1974's Mr. Majestyk is a curious little early action film that's largely been forgotten, despite having a reasonably large pedigree.
It stars timeless tough guy Charles Bronson as Vince Majestyk.
It was written by pulp western and crime novelist Elmore Leonard.
And it was directed by big picture filmmaker Richard Fleischer, who directed 20,000 Leagues Under the Sea, Soylent Green, Fantastic Voyage and, uh, Conan the Destroyer.
Its about a grumpy Vietnam veteran with a criminal record who now owns a melon farm in Colorado. All he wants to do is bring in his harvest for the year, but fate seems to have it out for him.
Sounds like a Steinbeck novel about the plight of the working class and death of the American Dream, right?
Wrong. This is Bronson we're talking about, not Tom Joad.
After a confrontation with a small time shakedown scheme, Majestyk gets arrested on bogus charges. During a stay in prison, he meets mob hitman Frank Renda, played by gangster character actor Al Lettieri. The two hate each other immediately.
When the mob tries to spring Renda during a prisoner transfer, a firefight with the cops ensues. In the chaos, Majestyk grabs the keys to Renda's handcuffs and drives off with him in the prison bus. Renda tries to cut a deal, but Majestyk has other plans.
He wants to hand the hitman over to the police in exchange for dropping the charges against him so he can go back to his melon farm. It doesn't work out as planned. Renda escapes and boy is he mad.
The good news is that the charges against Majestyk got dropped. The bad news is that Renda's out to kill him. The best news is that he can go back to his melon harvest. On one condition: That he act as bait to lure out Renda.
The harvest is brought in successfully. He starts up a relationship with migrant worker and union activist Nancy Chavez (Linda Cristal). He helped her out at the beginning of the movie and hired her group.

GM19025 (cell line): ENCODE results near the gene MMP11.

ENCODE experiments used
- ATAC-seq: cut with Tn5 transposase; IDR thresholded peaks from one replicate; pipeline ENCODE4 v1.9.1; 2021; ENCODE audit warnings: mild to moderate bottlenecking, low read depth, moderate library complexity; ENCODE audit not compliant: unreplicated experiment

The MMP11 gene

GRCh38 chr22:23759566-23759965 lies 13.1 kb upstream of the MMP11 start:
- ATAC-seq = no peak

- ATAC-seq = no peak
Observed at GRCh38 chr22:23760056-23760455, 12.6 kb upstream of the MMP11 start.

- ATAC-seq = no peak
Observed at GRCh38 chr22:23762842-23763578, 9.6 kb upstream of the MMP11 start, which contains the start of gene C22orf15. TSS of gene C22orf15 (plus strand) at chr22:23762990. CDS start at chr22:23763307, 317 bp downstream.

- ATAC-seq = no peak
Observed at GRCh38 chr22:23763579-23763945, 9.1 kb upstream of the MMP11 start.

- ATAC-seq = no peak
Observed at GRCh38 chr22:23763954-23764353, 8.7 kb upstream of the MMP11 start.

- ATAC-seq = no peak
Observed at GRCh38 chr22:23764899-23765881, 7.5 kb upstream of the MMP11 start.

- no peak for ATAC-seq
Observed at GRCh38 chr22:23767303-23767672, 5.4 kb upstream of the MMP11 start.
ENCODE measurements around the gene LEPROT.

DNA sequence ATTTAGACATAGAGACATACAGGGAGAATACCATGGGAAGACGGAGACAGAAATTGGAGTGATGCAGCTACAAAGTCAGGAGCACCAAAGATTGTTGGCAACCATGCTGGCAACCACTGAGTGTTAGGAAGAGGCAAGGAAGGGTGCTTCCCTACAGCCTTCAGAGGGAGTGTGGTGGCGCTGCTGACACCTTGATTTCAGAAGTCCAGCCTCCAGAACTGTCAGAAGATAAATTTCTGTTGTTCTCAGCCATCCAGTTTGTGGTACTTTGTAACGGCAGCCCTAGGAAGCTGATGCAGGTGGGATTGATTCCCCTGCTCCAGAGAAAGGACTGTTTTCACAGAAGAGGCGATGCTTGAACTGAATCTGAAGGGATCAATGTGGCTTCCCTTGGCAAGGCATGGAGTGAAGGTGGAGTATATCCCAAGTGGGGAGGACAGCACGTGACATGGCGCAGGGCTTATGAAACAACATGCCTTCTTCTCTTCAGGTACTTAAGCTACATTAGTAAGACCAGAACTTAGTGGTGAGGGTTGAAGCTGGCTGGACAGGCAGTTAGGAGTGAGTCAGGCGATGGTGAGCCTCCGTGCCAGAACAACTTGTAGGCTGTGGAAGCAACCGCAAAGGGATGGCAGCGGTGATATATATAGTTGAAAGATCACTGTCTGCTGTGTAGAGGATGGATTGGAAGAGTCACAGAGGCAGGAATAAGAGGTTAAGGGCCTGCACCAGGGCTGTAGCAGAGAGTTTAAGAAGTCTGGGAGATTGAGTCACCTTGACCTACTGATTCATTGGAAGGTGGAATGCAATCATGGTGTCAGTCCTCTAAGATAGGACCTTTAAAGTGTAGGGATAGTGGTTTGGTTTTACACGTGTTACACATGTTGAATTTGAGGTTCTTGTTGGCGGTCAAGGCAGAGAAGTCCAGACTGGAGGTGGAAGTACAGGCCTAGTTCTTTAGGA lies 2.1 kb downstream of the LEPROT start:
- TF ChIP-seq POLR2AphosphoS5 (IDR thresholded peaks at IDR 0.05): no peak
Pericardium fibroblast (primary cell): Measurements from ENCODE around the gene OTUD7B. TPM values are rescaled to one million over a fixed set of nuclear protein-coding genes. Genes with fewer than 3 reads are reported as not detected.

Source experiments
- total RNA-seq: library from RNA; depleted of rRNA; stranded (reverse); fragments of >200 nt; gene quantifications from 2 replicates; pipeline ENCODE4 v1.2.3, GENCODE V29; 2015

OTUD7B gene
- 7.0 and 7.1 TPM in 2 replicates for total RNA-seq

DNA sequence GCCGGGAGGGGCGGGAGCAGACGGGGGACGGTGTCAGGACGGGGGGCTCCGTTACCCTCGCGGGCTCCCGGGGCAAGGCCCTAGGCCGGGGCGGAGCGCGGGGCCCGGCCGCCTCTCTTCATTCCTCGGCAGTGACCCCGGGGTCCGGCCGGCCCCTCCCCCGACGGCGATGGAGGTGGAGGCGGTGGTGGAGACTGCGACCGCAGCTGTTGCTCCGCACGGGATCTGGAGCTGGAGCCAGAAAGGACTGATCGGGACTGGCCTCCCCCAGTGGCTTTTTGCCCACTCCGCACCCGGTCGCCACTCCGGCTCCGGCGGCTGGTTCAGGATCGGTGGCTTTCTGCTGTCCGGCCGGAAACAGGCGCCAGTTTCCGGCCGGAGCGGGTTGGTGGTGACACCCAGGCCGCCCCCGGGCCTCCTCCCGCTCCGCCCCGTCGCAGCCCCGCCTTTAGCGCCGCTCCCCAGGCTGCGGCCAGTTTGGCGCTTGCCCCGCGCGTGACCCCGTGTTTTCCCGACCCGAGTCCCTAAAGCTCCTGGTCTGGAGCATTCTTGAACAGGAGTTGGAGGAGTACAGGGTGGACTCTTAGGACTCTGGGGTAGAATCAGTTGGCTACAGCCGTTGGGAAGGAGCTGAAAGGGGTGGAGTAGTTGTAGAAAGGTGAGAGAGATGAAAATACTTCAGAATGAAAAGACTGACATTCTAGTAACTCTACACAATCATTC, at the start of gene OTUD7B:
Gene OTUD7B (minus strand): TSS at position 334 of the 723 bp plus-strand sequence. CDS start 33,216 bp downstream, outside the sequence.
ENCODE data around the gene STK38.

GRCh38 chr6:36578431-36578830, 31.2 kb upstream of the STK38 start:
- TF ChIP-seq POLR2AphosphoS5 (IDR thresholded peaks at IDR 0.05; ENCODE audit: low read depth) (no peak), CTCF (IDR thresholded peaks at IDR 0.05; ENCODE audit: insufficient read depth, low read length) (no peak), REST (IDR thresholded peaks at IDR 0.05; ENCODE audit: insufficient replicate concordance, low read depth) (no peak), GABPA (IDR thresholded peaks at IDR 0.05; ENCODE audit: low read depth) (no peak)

But then tragedy!
Renda makes his move, but Majestyk's not at home, so the mobster settles for the next best thing: destroying the melon harvest with sad violin music playing over it. I swear it makes more sense in context.
What follows is a very satisfying road to revenge. Its got shootouts. Its got an old Ford pickup barreling down perilous mountain trails with Bronson bouncing around in the flatbed shooting a shotgun. Its got ramp jumps. Its got a car going over the side of a cliff and exploding. Its got Bronson jumping through a window blasting away with his shotgun.
Its good stuff.
There's a few nods to the labor disputes of the early 70s, but at its core, its basically a libertarian western. The man just wants to get his harvest in and make some money, and the cops do nothing except get in the way of that.
Everybody else in the movie thinks he's crazy, since with all the madness going on, his main fixation is the melon harvest. But in context, it makes sense. Its his livelihood and independence on the line, and he'd be ruined it he couldn't sell the crop. Even the melon massacre works in that context. The hero and villain both understand the symbolism of the crop.
There are some slower parts here and there, but Leonard's script keeps things building nicely.
It may not be his finest work, but at the end of the day, its Charles Bronson kicking ass for a hundred minutes. What more do you need to recommend it?